In the late Nineteenth Century, Western artists and designers became fascinated with “The Orient”—both the Near and Far East, which were increasingly opening-up to Europeans. Western artists looked to Asian design for inspiration and, after re-interpreting the look through European eyes, produced “Orientalist” designs: paintings, ceramics, sculpture jewelry, and fashion. Impressionist artists painted in a deliberately Japanese manner or used Asian clothing and props to decorate their compositions. European ceramicists copied Chinese and Japanese pottery and struggled to replicate the elusive red glaze—which the Chinese had mastered centuries earlier.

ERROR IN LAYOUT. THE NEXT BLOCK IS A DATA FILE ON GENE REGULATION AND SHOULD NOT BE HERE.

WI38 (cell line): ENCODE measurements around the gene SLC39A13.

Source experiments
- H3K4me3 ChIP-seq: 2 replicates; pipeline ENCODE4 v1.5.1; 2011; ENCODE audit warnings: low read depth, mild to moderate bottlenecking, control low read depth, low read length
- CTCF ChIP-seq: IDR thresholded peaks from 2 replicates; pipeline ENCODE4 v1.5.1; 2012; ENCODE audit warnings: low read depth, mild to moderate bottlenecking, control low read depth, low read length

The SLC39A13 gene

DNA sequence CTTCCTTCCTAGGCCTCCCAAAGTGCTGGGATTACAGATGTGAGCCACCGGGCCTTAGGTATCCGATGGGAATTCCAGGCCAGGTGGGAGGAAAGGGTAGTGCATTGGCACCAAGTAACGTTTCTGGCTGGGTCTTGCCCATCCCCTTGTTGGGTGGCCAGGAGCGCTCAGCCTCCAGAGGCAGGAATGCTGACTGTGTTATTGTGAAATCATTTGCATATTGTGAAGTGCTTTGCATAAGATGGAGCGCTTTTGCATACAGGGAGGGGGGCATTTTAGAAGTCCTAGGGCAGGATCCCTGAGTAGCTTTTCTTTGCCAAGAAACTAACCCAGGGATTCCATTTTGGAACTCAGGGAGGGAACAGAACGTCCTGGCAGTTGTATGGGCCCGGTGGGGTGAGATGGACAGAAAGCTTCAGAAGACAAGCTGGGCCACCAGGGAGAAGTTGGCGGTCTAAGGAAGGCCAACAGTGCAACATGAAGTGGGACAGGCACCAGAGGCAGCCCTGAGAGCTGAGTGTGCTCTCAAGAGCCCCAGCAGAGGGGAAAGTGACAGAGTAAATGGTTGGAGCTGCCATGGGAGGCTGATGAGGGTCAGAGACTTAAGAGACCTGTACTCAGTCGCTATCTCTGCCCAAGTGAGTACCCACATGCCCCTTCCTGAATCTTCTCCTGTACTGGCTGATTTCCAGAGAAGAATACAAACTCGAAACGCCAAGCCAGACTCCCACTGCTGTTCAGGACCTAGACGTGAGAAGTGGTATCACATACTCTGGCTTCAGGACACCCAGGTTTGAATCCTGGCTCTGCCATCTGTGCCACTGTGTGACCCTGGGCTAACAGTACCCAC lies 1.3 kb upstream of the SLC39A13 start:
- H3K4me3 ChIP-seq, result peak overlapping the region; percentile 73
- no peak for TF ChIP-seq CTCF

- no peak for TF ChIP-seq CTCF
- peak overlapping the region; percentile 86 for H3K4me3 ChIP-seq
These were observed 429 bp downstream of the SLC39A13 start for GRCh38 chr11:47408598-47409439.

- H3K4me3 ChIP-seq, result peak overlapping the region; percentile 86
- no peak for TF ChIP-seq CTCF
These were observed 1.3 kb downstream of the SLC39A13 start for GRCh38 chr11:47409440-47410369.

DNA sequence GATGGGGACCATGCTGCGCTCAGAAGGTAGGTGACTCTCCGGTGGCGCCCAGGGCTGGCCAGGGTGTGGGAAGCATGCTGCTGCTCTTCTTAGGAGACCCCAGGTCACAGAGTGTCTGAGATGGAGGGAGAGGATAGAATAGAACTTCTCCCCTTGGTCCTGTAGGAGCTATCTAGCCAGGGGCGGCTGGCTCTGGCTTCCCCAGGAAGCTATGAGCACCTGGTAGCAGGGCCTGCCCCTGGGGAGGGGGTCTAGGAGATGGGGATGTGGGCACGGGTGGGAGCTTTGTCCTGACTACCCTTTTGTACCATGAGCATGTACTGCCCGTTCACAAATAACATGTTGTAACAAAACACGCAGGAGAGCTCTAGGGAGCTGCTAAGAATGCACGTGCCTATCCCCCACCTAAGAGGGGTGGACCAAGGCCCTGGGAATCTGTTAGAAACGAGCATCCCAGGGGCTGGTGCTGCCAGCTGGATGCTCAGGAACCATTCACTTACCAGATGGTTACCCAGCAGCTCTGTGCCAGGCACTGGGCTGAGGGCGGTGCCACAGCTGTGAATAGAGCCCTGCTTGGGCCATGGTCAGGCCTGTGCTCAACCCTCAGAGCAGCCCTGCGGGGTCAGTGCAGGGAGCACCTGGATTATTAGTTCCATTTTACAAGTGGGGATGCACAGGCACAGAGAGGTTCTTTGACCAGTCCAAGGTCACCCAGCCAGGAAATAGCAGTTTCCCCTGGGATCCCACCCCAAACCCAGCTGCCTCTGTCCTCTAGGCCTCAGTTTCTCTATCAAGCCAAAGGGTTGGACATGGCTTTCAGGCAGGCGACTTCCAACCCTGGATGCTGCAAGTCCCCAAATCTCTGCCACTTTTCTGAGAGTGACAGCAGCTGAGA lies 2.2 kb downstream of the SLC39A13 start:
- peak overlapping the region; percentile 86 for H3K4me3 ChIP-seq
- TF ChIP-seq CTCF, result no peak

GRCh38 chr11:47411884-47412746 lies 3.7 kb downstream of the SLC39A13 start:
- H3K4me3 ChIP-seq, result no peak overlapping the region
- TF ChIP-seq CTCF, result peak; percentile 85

The enameled cufflinks above, though diminutive, have a strong Orientalist sensibility. They were made in late Victorian England, around 1890 or 1900. They would allow their wearer—perhaps at a dinner party or the opera—to have a little Oriental flair and signal his interest in far-off, exotic locales.
These cufflinks are part of a newly-acquired collection of cufflinks, now in-store. Please come by the shop to see the full collection.
More cufflinks tomorrow.